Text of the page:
South Africa’s legal system continues to shield Mirror Trading International scammers.

The latest has seen requested second depositions of suspected owners Clynton and Cheri Marks denied. The same has been denied for the Ponzi scheme’s top earners.

Following one round of depositions, permission to compel attendance at a second round was denied.

Those Mirror Trading International liquidators wished to depose were Clynton and Cheri Marks (right), Nico de Jong Boshoff, Joseph Usher Bell, Marinus Bell, Ignatius Bell, Nico van der Merwe and Gerald Lassen.

The group are the primary beneficiaries of Mirror Trading International. Together they stole millions from over 200,000 Mirror Trading International investors.

Weighed against the financial damage Mirror Trading International wrought on investors, the court’s reasoning to deny the depositions on “personal harm” seems rich.

As reported by MoneyWeb;

The judgment handed down by Judge Baartman last week stayed the 417/418 enquiry “as the harm the applicants stand to suffer is of a personal nature”.

Whether Mirror Trading International is an “unlawful scheme” is set to be decided in March.

Clynton Marks has raised the argument can’t be an unlawful scheme because it’s not insolvent.

His affidavit further states that as MTI has cash in the bank of R1.3 billion (derived from the sale of 1 281 bitcoin recovered from Belize-based broker FX Choice and sold locally for cash) and claims of roughly R300 million, MTI cannot be deemed to be insolvent.

This appears to be some mental gymnastics tied to claims received, bitcoin’s public trading value and ignoring basic Ponzi math.

If we accept there are over 200,000 MTI affiliate investor accounts but limit the number to 200,000, and each of those accounts invested just $100 (a laughably conservative amount), we get $20 million USD invested.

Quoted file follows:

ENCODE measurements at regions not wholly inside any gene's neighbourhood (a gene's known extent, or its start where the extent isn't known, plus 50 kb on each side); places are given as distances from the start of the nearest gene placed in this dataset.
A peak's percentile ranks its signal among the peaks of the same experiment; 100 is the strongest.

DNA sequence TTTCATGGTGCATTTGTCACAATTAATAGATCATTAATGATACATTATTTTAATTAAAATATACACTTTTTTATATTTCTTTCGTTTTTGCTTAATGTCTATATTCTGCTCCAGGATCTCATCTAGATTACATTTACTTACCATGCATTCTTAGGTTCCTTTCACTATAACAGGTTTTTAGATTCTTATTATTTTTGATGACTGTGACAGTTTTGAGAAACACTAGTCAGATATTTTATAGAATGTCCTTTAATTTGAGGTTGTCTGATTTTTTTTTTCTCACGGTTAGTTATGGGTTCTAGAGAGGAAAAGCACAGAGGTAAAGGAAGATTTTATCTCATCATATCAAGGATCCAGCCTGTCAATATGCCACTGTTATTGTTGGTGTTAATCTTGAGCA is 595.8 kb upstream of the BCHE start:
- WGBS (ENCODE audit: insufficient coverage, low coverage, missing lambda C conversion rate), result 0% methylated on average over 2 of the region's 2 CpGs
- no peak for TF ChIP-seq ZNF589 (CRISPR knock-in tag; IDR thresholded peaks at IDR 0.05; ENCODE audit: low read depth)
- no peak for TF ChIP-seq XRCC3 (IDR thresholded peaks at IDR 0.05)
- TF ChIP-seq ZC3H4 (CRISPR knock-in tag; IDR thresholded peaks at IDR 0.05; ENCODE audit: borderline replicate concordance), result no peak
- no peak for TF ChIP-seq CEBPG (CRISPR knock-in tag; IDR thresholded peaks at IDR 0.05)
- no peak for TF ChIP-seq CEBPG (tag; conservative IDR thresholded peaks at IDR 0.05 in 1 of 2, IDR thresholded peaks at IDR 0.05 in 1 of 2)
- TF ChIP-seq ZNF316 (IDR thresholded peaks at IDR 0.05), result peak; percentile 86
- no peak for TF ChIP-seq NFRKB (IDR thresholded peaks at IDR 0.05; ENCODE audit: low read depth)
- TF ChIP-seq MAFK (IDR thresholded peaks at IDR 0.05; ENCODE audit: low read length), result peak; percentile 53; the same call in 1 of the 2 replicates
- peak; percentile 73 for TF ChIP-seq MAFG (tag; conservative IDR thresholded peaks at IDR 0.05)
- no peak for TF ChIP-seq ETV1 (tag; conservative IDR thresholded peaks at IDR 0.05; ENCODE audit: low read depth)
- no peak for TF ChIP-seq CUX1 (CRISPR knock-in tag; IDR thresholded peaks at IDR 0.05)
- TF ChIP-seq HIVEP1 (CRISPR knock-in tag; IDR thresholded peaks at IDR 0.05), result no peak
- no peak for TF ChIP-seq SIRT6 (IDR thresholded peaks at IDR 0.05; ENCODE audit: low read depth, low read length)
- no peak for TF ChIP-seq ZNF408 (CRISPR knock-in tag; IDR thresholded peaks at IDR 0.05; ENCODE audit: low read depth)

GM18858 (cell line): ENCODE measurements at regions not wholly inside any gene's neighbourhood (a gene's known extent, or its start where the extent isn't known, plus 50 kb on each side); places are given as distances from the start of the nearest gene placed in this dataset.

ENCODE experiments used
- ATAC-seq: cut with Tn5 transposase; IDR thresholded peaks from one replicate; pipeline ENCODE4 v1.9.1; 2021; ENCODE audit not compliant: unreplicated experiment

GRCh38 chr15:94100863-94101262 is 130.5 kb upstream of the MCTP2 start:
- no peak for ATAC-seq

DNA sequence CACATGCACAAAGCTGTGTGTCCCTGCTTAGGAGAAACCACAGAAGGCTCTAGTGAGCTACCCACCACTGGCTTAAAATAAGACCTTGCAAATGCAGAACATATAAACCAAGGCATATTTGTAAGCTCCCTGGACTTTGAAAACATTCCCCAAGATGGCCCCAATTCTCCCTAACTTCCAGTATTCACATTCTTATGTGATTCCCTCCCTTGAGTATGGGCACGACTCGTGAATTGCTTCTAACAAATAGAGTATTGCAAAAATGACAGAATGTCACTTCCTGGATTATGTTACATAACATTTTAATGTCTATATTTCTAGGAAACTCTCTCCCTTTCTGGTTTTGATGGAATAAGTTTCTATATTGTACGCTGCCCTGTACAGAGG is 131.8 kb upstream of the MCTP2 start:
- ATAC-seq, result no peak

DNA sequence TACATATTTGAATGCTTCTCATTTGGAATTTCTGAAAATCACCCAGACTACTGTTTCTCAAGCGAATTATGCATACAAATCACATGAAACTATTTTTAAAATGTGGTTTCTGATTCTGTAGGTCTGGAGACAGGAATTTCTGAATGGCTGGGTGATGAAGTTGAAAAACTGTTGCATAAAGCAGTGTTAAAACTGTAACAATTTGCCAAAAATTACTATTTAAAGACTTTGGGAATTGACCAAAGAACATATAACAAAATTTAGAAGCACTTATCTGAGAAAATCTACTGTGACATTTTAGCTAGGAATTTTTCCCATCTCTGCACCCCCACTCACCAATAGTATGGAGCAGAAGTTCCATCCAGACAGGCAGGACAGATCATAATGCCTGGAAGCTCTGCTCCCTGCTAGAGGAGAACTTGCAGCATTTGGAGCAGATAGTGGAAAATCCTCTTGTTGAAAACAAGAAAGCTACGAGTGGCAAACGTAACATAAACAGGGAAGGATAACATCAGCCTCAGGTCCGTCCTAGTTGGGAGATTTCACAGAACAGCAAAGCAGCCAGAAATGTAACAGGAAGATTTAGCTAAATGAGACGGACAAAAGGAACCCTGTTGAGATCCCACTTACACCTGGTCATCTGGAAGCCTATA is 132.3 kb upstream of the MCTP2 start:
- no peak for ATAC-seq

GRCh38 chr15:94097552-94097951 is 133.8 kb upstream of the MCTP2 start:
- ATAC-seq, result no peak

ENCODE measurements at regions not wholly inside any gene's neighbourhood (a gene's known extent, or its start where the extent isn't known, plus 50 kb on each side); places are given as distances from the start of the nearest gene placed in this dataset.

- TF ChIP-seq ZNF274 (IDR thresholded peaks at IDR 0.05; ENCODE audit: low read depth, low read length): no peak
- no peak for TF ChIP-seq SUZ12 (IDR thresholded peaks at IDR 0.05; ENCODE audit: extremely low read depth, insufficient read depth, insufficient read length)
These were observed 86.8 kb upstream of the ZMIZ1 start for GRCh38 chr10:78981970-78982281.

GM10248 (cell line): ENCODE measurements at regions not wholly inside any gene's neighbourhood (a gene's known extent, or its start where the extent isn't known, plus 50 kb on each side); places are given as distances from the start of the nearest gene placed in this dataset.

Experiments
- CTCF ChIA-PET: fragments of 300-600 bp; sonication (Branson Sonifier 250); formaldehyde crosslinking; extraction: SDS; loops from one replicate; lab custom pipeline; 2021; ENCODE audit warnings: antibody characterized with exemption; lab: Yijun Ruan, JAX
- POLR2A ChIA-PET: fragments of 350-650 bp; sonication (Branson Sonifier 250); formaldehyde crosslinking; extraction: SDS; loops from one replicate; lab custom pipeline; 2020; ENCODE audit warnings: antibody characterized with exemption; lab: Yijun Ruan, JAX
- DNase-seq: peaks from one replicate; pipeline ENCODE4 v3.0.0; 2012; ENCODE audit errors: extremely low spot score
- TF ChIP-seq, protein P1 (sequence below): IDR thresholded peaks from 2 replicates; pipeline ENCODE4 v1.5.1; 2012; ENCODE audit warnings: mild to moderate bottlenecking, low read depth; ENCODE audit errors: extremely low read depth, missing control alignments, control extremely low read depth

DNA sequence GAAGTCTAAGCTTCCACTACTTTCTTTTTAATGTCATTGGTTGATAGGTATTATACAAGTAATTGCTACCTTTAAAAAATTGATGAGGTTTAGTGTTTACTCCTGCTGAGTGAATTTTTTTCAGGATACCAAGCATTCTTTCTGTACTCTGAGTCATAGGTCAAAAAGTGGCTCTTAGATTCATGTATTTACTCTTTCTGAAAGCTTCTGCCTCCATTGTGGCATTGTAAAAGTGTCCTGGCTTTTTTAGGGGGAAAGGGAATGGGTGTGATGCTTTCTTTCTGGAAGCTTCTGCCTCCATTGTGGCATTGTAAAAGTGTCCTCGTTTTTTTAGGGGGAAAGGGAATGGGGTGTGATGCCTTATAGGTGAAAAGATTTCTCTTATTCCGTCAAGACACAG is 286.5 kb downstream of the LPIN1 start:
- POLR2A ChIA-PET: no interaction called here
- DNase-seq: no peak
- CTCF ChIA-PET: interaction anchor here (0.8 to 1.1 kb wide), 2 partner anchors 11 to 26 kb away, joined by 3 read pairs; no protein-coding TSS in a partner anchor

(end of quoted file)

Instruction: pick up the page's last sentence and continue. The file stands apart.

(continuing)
R1.3 billion doesn’t come anywhere near that ($86 million USD).

Factor in payments to net-winners, such as Marks and their buddies, and the notion that MTI was solvent is even more absurd.

While it might seem like Marks and the rest of the MTI scammers are winning in court, Just Bartmann, commenting on the upcoming “unlawful scheme” hearing, did state

she is unable to find that the applicants in the case have strong prospects for success.

The applicants being Marks and friends, seeking to squash the second-round deposition requests.

That kind of sounds like they have a weak case come March but… well this whole thing has been a mess so who knows.

We still don’t know if Johann Steynberg is being extradited to South Africa or the US.

It’s important to note that MTI liquidation proceeds in South Africa are a civil action.

Since finishing their investigation over a year ago, South African authorities have taken no action to hold those behind MTI responsible.